Why Donald Trump supporters are being urged to buy his $3m childhood home
Current owner of the New York City property hoping to cash in on devotion of the president’s following
The owner of Donald Trump’s childhood home in Queens has launched an online campaign that may see the president and his family reclaim the five-bedroom property.
Trump’s supporters are being urged to contribute to a crowdfunding drive aimed at giving him the Tudor-style house in Jamaica Estates “as a gift - once the $3m price tag is met”, The New York Times reports.
The “unusual” real estate manoeuvre is a clear bid to“capitalise on the devotion of some of Mr Trump’s supporters”, with the hope that “the same commitment that has driven them to attend his large rallies in the middle of a pandemic will also induce them to open their wallets”, says the newspaper.
The fundraiser, hosted on the GoFundMe platform, is called: “Love Trump? Thank President Trump by contributing to this campaign to buy his childhood home in his honour!”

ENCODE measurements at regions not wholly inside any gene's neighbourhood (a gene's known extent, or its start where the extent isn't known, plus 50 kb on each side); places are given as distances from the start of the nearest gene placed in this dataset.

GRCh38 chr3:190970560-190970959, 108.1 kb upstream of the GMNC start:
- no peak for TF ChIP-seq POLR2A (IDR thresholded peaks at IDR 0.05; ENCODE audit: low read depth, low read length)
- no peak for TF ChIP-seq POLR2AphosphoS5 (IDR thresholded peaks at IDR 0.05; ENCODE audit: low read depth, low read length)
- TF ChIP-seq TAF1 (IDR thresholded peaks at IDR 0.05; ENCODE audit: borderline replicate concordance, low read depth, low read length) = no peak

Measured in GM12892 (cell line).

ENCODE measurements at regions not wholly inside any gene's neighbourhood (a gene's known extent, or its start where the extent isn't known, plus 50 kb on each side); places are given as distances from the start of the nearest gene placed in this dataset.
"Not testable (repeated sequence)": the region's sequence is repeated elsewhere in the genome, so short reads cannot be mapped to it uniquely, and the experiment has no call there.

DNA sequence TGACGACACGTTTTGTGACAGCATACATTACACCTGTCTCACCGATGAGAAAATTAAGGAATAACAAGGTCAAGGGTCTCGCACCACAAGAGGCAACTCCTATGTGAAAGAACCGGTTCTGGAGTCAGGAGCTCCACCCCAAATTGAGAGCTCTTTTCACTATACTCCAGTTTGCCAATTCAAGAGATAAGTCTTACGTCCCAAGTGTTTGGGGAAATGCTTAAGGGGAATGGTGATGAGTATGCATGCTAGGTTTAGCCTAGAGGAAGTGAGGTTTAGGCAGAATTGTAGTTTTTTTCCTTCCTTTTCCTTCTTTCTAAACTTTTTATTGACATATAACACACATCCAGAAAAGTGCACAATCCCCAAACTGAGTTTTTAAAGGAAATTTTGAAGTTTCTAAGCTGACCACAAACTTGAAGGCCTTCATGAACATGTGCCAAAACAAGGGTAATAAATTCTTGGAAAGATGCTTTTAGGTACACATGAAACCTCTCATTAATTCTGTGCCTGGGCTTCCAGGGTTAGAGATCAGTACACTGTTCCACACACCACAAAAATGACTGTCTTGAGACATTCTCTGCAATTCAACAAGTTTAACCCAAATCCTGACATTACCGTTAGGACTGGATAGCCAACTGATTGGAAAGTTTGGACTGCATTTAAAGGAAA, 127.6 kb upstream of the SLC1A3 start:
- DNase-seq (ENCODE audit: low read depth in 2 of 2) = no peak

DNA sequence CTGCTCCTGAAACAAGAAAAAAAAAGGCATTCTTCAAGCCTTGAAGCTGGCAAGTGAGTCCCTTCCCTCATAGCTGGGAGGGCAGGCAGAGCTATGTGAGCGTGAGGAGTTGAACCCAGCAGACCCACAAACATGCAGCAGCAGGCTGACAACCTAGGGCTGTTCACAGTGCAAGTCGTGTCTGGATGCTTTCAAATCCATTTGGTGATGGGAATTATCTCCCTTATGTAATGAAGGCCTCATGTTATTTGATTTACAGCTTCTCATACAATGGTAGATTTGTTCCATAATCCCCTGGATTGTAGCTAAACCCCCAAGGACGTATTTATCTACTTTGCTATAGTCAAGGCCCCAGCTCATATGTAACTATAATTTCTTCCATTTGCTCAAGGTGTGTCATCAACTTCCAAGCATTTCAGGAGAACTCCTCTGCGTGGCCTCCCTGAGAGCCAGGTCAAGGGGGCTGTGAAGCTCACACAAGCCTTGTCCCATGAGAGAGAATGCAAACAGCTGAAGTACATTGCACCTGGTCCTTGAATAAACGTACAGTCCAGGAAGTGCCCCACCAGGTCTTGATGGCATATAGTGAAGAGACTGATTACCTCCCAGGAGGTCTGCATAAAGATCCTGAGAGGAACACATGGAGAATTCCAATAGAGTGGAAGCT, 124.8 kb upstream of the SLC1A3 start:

The house - built by Trump’s father, Fred C. Trump, in 1940 - was put up for auction last autumn, but failed to meet the reserve price.
The property had previous sold for about $1.4m in 2016, before being snapped for $2.14m at an auction the following year by the current owner, whose identity reportedly “remains obscured behind a limited liability corporation called Trump Birth House”.
The home was then offered as an Airbnb rental for a few years, during which Oxfam booked in for a night and invited four refugees over to talk to journalists. The international aid charity staged the publicity stunt after “the Republican president’s administration issued travel bans on people from six Muslim-majority countries and all refugees”, as The Independent reported at the time.
In more recent years, the Queens property has stood empty, however.
The White House has yet to comment on the newly launched fundraiser. But Misha Haghani of Paramount Realty USA, which has represented the property in three past auctions, said: “I believe if the president were to accept the property, he would do something with it in honour of his presidency.
“It’s either that or he’ll just donate it to some charity.”